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Doireann Ní Ghríofa, an award-winning bilingual poet, currently holds the Ireland Chair of Poetry Bursary awarded by Paula Meehan. Her most recent book is Clasp (Dedalus Press, 2015). She will appear at Cúirt 2015 alongside Elaine Feeney on April 24th at 6.30pm in the Taibhdhearc Theatre.
So your new collection is coming up, tell us about that and what led you to this one?
I feel like I’ve been building to this book since I started to write, and many of the themes explored here have been touched on in my earlier work – ideas of palimpsest, how the past imprints itself on the present, in the fabric of both rural and city life and how we choose to interpret or ignore that in our daily lives. While writing the poems in this collection, I was very interested in the liminal, in those floating moments that choose us, or that force us to choose which way to turn, and it’s only when we look back that we can see them for what they really were. I wanted, in writing these poems, to examine ideas of small everyday joys, of birth and death, of sex, of loss, joy, and desire. I wanted, as well, to write poems of sisterhood celebrating the continuity of our shared experiences as women across generations. There are poems of greater ambition and scale here too, where I really tried to stretch myself as a writer: two long sequences, one multi-voiced persona piece based around urban city life, and one long circular poem based in the environs of the industrial school at Letterfrack. They were both challenging and rewarding to write.
What do you think makes this collection different from your others, do you think each collection needs to show an evolution of sorts and do you think this one does?
I do feel a sense of progress and evolution is necessary between books; it’s only natural really, in that there might be years between books and that sort of evolution reflects a development of the writerly voice and intellect. I feel it with this book, particularly stylistically and conceptually.
I spoke through masks a lot, but in this work I’ve allowed myself to slip out from behind the mask a little more.
For you, when is a collection ready and what process do you go through in coming to that decision?
This book reflected a huge change for me, as it was a turning to a different language, and as such necessitated finding a new publisher who’d be willing to take me on. I’d sent small samples of my poems in translation to English publishers a couple of years before, to no avail, but in retrospect, I’m glad of this. When I felt like I had assembled a coherent collection of poems in English (Autumn 2013), I searched through my bookshelves and made a list of all the Irish publishers I thought might take an interest in it, and Dedalus Press were the top of my list. On my own shelves, I saw that they had published Paula Meehan, Billy Ramsell, Leland Bardwell, Theo Dorgan, all poets whose work I greatly admire. I knew that Pat Boran, the editor at Dedalus Press is a sharp poet in his own right whose poems I found impressive, and knew that he’d understand what I was trying to achieve with these poems. So I put Dedalus at the top of my list and sent them my manuscript, fully expecting a rejection letter, but by November, it had been accepted. I was thrilled! I didn’t send this book anywhere else, I was extremely lucky that my first-choice publisher took it on.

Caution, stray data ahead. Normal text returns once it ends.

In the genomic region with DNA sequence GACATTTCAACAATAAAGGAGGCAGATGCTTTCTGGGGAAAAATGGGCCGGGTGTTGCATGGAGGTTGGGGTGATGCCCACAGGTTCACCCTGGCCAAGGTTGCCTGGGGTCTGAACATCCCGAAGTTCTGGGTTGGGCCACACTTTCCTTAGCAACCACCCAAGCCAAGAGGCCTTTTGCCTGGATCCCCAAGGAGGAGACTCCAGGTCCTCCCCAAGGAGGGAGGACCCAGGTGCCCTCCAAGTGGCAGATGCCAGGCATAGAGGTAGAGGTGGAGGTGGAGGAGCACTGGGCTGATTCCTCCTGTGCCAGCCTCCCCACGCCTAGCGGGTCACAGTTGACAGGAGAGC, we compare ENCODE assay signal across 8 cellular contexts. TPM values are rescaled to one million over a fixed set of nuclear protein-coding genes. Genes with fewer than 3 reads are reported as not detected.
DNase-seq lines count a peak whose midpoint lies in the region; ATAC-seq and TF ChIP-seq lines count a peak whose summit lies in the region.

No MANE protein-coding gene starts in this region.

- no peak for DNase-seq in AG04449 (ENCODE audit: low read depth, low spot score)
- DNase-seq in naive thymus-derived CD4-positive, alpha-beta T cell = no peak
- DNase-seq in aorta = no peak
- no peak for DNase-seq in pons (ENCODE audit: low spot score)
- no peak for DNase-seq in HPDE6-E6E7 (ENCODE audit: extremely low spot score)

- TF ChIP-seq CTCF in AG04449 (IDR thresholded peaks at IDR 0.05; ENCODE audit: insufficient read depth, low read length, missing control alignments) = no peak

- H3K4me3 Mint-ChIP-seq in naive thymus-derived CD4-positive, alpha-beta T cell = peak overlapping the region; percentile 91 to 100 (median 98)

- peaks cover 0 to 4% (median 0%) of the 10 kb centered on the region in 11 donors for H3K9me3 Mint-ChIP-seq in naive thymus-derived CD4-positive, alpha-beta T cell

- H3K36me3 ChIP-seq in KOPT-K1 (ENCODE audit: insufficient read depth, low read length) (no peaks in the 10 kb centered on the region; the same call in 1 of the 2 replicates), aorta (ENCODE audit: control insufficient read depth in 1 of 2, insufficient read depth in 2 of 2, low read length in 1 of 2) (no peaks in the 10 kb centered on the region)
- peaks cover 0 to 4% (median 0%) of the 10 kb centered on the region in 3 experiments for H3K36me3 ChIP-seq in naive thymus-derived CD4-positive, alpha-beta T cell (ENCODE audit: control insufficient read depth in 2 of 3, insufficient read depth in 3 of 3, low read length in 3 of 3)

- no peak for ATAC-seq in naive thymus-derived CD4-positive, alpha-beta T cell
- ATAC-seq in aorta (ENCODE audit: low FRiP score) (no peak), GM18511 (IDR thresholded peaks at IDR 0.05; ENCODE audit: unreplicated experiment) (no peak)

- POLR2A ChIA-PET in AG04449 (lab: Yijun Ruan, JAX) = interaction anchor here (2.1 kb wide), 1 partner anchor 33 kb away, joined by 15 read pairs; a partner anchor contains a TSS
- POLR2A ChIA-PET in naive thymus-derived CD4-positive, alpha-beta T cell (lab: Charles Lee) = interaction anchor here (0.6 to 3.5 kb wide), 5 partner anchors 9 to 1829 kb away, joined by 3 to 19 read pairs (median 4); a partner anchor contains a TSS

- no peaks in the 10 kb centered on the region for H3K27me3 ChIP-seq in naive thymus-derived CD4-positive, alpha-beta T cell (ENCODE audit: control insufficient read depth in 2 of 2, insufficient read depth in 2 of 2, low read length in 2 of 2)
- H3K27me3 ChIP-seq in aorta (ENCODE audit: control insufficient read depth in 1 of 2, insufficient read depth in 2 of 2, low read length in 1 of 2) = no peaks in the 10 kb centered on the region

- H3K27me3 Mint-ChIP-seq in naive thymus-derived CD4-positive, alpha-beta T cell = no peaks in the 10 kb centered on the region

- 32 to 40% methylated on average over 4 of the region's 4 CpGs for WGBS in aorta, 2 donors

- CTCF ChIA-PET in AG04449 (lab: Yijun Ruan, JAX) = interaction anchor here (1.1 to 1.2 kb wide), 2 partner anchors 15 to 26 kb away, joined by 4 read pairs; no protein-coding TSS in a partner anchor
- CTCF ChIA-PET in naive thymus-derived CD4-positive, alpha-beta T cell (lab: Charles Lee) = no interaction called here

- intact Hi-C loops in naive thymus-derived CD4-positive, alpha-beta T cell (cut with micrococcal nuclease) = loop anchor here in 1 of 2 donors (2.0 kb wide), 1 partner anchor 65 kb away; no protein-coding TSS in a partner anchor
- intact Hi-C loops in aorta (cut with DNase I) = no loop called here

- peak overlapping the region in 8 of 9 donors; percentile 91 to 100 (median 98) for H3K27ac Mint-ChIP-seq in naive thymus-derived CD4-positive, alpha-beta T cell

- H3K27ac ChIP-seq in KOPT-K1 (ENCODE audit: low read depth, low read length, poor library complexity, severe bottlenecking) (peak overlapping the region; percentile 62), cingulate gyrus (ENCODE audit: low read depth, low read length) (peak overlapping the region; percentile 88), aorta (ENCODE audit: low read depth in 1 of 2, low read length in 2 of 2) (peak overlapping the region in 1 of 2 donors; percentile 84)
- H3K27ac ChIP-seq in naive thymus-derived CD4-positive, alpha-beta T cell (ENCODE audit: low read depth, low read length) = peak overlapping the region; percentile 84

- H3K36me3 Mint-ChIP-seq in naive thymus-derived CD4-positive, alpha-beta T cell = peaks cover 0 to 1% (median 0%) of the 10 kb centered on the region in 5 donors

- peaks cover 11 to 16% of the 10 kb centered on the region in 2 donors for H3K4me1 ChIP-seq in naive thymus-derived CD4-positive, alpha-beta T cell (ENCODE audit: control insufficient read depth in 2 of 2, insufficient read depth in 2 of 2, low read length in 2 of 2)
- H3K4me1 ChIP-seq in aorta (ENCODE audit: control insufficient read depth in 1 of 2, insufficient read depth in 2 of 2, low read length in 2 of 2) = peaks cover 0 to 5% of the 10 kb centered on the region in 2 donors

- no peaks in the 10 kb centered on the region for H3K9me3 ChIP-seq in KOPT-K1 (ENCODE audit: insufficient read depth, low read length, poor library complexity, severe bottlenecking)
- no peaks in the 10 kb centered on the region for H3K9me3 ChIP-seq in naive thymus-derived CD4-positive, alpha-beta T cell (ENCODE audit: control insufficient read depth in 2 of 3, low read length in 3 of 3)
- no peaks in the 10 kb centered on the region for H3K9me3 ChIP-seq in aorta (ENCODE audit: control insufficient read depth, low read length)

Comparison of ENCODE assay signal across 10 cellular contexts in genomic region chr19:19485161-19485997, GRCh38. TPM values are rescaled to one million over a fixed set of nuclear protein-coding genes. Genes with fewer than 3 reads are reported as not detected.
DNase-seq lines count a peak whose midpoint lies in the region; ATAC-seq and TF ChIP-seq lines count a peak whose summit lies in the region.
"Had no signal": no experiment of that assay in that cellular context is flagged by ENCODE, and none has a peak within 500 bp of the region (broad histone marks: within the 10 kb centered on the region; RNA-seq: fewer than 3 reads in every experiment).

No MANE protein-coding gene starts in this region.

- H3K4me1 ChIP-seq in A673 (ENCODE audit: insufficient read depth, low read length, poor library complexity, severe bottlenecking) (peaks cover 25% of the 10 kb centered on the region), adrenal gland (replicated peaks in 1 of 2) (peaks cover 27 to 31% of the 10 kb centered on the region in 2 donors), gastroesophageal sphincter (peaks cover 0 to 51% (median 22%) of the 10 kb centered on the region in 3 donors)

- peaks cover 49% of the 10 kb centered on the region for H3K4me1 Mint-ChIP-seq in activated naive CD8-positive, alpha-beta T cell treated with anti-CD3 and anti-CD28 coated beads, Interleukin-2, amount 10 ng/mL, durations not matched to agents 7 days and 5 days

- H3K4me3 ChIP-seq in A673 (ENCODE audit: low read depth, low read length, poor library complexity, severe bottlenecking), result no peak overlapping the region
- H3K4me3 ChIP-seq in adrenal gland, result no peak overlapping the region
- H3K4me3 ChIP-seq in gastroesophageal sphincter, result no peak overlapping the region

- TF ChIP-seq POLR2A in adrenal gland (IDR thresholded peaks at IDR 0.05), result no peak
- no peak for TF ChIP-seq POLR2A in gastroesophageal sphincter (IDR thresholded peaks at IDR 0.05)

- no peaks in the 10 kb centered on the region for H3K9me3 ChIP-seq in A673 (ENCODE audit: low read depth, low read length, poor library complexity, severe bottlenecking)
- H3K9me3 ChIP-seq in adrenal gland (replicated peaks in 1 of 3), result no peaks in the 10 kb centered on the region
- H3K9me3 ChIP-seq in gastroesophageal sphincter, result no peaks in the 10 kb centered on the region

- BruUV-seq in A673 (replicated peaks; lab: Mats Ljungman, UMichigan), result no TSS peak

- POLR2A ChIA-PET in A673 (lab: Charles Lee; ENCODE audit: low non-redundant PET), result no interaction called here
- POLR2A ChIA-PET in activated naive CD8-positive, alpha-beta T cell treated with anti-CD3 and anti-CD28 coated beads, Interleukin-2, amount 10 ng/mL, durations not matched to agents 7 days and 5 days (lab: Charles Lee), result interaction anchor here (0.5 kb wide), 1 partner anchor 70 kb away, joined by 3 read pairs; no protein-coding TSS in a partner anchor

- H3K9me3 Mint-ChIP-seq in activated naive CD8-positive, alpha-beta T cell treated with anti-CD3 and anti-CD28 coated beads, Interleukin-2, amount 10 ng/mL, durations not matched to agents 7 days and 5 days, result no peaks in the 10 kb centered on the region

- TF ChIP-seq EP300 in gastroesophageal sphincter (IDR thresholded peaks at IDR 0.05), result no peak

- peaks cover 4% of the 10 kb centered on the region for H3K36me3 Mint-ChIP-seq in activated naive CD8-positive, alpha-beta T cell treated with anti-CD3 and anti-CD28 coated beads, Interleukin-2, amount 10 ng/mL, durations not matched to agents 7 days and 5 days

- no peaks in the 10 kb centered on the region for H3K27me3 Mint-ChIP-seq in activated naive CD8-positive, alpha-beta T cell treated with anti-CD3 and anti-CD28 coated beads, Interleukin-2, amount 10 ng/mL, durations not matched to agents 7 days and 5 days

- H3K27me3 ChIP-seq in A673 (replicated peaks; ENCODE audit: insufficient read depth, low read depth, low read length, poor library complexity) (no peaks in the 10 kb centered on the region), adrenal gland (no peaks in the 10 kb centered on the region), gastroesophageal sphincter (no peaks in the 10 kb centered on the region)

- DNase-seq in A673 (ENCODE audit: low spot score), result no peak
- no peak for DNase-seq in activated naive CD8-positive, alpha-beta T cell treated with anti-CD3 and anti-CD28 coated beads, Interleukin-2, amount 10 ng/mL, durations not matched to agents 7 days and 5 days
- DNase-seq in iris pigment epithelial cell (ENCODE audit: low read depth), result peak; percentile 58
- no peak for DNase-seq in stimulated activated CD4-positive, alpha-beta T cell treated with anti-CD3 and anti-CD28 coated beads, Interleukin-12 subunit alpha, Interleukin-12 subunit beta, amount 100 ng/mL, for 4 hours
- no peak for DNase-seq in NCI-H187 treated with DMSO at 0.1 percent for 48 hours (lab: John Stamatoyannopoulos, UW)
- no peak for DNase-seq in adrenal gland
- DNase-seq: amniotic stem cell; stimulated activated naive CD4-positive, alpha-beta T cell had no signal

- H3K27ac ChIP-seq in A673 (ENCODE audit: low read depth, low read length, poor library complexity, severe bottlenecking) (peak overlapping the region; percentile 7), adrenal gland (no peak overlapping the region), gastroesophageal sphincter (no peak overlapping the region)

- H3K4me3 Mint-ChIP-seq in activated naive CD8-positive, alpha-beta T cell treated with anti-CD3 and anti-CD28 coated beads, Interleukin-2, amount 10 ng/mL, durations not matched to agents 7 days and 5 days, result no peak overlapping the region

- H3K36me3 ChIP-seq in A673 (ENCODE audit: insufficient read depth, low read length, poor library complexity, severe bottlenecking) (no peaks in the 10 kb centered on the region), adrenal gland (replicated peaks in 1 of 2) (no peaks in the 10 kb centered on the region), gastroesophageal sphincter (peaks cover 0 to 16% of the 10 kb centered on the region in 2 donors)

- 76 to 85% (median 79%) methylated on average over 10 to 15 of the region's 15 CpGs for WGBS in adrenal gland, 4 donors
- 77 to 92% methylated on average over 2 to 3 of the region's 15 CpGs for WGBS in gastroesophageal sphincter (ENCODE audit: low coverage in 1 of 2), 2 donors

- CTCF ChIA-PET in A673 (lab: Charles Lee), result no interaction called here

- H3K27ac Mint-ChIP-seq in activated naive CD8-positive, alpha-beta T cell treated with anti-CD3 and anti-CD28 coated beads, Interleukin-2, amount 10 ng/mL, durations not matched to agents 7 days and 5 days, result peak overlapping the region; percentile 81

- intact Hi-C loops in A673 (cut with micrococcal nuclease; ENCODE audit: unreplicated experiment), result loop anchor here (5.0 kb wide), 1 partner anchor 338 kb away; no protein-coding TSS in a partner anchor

What would you say was the breaking point for you in terms of becoming a poet? Did you wake up one day thinking – yup! poetry is for me, or did you slowly fall into it?
Poetry entered my life as an epiphany when I was in my mid-twenties. My grandfather had been taken very ill and I had travelled to Dublin to be near him. We had a deep closeness, he and I. In the middle of the night, the family were all called to be at his deathbed but as I had my baby with me and no-one to take care of him, I couldn’t go.
So I was putting the baby to sleep in a relation’s house when all of a sudden, completely out of the blue, an entire poem came to me. In Irish. In rhyme. About Clare Island, a place that I had never been.
Still, every day is a fresh becoming. I feel very strongly that I am still a Learner of poetry [L plates and all!], and I adore that about writing, that there’s a constant learning involved in committing yourself to this craft. I love it. We must take it seriously, this act of becoming, of investing in ourselves as writers, we must make time in our days to immerse ourselves in our art and allow ourselves to work and learn from it.